Controversial ex-Mossad director Meir Dagan dies in Tel Aviv
March 21, 2016 4 Comments
Meir Dagan, who directed the Israeli intelligence agency Mossad for a decade and emerged as a vocal critic of the Israeli government after his retirement, has died. A statement from his family said he died of liver cancer, a disease that prompted him to undergo a complex liver transplant operation in Belarus in 2012. But he suffered constant complications following his return to Israel, which led to his death on Thursday in Tel Aviv. Dagan was born Meir Hubermann in 1945 in Soviet Ukraine, and arrived with his family to Israeli in 1950. At age 18, he enlisted in the Israel Defense Forces and saw action in the 1967 Arab-Israeli war. In 2002, a few years after his retirement from the military with the rank of major general, Israeli Prime Minister Ariel Sharon appointed him to direct the Mossad, Israel’s primary intelligence agency.
During Dagan’s tenure, which spanned the rule of three Israeli prime ministers, the Mossad focused intensely on combating the Iranian nuclear program, using a variety of means ranging from alleged assassinations of Iranian scientists to cyber sabotage of Iranian nuclear facilities. However, like many other senior Israeli intelligence commanders, Dagan was strongly opposed to plans by the government of Benjamin Netanyahu to launch military strikes on Iran. Shortly after his retirement in 2011, Dagan spoke publicly against Netanyahu and senior members of his cabinet, including Minister of Defense Ehud Barak, who openly advocated the use of military force against Iran. In May 2011, Dagan condemned a possible Israeli attack on Iran as an act that would be “patently illegal under international law” and “the stupidest thing [he had] ever heard”. In June, hawkish Israeli Prime Minister Benjamin Netanyahu effectively stripped Dagan of his diplomatic passport, after the longtime Mossad Director called Israel’s leaders “reckless and irresponsible” people, who will not hesitate to engage in military adventurism in Iran to ensure their political primacy at home.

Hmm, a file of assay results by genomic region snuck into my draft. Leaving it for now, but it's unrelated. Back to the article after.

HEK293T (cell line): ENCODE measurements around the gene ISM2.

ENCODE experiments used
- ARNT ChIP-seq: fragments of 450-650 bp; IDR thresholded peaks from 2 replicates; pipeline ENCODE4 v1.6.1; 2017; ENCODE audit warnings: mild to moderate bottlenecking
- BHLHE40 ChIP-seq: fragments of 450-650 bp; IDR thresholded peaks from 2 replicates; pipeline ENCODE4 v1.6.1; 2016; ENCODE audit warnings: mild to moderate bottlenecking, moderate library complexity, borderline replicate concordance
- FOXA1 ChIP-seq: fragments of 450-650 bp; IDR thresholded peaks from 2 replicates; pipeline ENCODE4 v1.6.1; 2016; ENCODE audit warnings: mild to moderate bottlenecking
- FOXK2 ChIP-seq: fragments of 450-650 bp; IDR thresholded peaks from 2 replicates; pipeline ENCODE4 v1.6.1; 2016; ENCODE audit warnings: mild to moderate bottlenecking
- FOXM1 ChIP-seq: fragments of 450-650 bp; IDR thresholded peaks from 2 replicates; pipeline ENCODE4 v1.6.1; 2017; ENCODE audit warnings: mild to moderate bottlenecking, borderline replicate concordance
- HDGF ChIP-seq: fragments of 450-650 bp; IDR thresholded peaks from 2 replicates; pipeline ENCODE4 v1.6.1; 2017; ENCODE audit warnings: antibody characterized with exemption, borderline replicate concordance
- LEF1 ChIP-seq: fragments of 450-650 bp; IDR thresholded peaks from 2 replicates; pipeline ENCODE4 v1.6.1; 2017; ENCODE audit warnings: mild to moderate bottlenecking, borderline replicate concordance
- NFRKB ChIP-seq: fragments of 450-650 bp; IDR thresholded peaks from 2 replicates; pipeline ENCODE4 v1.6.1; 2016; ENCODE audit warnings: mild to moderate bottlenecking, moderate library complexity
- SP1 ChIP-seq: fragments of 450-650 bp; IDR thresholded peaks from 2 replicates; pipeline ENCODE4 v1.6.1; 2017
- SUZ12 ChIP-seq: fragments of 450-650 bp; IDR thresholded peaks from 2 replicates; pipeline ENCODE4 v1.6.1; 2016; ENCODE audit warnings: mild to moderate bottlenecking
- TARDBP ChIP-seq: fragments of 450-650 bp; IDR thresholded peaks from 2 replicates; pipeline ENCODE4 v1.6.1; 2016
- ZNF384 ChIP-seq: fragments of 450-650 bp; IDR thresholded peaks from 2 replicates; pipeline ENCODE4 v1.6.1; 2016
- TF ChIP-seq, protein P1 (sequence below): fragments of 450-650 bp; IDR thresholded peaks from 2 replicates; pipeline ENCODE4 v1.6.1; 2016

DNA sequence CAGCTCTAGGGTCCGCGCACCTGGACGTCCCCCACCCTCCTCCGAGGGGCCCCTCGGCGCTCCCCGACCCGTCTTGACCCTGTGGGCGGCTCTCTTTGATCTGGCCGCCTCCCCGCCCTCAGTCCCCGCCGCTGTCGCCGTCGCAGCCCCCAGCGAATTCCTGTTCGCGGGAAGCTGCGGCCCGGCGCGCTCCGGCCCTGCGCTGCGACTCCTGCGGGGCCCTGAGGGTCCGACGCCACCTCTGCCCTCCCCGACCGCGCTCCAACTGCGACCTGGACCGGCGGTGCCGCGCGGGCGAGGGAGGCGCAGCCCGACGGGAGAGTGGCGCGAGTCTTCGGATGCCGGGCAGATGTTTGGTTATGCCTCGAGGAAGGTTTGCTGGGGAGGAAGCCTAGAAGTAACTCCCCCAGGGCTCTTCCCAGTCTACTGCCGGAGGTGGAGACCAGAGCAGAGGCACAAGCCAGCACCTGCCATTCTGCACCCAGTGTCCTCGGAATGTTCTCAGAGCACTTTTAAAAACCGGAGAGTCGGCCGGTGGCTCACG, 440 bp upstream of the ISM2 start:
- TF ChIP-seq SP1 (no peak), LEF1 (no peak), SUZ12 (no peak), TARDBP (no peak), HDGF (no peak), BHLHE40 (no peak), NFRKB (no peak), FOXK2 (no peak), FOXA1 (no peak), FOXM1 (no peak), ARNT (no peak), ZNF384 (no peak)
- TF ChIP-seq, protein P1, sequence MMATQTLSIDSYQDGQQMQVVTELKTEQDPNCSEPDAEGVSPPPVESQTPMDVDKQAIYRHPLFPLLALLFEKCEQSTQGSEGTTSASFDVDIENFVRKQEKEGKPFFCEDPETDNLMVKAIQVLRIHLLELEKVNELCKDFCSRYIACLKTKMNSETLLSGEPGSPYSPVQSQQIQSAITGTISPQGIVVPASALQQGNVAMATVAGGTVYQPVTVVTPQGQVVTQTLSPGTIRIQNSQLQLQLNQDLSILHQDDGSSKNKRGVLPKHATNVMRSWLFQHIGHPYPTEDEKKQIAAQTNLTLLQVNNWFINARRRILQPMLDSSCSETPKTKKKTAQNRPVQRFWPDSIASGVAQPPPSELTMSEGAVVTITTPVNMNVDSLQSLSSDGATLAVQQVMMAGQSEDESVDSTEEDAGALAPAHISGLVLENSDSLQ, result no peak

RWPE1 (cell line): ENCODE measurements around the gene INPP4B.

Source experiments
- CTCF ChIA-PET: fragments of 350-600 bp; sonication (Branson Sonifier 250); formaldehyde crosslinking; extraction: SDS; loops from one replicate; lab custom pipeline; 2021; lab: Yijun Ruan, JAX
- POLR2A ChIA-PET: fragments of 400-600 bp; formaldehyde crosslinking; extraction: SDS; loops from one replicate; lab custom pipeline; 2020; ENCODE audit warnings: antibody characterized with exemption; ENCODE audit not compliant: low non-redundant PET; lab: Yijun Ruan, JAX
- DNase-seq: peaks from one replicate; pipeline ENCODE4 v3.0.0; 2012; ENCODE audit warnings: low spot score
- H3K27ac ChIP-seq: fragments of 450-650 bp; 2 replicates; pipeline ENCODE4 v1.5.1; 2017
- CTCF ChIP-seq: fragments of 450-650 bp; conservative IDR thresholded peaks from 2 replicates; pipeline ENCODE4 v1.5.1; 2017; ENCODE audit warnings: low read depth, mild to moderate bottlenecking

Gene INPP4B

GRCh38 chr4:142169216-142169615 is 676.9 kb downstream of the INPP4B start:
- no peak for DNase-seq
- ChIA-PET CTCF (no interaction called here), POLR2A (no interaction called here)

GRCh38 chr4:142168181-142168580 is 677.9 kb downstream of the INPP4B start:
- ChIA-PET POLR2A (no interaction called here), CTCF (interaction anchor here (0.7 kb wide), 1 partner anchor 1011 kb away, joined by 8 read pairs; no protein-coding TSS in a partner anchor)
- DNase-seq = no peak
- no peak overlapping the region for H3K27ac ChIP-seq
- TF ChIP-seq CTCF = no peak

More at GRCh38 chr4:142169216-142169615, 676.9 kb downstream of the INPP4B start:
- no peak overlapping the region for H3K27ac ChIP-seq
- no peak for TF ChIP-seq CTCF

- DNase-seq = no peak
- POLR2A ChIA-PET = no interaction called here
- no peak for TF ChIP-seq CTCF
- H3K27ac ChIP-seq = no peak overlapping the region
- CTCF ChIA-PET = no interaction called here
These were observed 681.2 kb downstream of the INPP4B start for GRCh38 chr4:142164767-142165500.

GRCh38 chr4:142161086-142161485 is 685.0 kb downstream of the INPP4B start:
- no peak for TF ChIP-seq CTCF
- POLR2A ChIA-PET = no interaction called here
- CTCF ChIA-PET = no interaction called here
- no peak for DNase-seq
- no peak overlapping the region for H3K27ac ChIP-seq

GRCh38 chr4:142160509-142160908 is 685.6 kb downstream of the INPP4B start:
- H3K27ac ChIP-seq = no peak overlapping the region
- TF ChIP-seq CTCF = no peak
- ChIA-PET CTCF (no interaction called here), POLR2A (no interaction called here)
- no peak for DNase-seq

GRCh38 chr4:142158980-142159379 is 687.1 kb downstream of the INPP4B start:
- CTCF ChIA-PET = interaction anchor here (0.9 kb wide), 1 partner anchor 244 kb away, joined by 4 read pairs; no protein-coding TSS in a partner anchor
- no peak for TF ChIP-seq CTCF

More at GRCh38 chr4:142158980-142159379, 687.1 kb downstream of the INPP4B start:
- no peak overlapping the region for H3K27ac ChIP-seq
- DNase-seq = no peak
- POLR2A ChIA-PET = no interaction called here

But Dagan continued to openly criticize the Israeli government, refusing to describe the Iranian nuclear program as an existential threat to Israel and calling instead for the establishment of a peace treaty with the Palestinians. He said in an interview in 2012 that, when he directed the Mossad, he could “block any perilous adventurism” in the Middle East; but after his retirement from the senior ranks of the agency, he feared that there was “no one to stop Barak and Bibi”, referring to Prime Minister Netanyahu by his nickname.
Dagan was 71. His burial took place on Sunday with full military honors in the town of Rosh Pina, in Israel’s northern district.
► Author: Ian Allen | Date: 21 March 2016 | Permalink